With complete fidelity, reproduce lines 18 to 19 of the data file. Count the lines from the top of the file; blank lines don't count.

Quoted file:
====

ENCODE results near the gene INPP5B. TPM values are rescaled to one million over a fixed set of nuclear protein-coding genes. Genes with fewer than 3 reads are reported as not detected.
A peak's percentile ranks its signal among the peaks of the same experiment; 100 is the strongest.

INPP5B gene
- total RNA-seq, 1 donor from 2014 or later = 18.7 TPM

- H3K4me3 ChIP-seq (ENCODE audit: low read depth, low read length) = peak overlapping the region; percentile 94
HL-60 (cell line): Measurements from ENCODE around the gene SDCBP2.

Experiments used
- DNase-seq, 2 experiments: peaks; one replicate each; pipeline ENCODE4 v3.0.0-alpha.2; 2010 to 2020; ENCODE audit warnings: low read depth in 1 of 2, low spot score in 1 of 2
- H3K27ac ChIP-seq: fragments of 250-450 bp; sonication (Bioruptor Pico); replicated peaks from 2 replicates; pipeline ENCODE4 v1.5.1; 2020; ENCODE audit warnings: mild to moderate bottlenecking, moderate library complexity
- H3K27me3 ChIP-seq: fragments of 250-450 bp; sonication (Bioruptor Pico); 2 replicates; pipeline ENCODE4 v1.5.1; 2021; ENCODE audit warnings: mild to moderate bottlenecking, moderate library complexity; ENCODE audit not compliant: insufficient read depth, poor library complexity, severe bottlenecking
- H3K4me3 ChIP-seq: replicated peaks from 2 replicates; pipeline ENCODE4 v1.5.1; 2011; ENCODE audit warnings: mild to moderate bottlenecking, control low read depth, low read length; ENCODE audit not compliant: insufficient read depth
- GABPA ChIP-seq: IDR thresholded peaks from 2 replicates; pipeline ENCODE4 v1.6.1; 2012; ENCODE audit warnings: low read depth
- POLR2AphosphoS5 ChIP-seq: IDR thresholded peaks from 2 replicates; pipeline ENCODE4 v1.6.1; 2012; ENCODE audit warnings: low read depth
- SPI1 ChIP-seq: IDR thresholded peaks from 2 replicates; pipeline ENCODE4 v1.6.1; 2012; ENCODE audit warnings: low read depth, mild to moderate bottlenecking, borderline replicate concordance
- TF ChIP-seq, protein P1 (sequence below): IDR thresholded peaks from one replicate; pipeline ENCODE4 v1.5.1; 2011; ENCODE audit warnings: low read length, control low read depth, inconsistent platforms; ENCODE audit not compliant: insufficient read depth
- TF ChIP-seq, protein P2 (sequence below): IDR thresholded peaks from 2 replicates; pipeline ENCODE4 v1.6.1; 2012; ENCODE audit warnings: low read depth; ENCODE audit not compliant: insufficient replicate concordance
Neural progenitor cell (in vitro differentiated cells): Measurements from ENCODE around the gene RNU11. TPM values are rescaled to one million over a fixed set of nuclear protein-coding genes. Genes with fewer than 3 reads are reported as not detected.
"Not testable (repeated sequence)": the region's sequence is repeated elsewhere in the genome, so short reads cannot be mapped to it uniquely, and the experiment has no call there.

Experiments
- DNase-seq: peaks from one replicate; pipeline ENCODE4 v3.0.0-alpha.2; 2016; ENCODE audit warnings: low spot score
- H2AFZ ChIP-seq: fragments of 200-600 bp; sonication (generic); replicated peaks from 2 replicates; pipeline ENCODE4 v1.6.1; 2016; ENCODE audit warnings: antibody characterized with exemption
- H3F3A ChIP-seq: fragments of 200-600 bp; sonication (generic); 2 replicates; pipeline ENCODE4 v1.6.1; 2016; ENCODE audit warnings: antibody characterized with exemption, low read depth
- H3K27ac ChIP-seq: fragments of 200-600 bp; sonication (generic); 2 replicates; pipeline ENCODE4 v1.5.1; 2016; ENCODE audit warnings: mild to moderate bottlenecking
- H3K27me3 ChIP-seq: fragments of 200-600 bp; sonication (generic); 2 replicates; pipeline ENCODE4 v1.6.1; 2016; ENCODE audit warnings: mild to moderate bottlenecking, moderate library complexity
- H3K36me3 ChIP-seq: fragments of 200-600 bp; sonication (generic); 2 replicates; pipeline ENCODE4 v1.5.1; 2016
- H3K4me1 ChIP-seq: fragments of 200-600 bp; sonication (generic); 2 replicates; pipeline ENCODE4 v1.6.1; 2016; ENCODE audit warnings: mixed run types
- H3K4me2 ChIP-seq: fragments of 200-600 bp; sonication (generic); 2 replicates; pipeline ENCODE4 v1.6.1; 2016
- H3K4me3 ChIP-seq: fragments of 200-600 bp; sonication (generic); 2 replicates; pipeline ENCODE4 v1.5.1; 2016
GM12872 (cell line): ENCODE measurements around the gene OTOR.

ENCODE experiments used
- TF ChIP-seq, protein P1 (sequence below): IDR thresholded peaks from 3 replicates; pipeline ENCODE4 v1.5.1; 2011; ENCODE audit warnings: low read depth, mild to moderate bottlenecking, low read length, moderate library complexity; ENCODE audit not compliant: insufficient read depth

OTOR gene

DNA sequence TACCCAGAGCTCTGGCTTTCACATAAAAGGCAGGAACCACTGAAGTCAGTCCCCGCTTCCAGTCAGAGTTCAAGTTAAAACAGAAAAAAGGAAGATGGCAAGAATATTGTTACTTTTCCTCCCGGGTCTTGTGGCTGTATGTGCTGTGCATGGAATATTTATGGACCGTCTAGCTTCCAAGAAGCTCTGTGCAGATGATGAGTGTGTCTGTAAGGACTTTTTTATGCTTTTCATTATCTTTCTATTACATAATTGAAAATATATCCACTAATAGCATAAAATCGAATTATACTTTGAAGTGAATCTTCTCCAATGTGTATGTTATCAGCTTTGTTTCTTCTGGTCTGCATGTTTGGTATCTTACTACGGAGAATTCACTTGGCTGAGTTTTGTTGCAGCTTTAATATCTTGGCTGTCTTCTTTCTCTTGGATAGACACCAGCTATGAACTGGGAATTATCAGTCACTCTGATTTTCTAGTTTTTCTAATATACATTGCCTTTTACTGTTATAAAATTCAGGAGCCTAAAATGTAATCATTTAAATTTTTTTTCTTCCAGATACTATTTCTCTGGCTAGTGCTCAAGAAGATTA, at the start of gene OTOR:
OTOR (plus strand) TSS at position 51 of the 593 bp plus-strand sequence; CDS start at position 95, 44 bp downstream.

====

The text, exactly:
"Not testable (repeated sequence)": the region's sequence is repeated elsewhere in the genome, so short reads cannot be mapped to it uniquely, and the experiment has no call there.

Experiments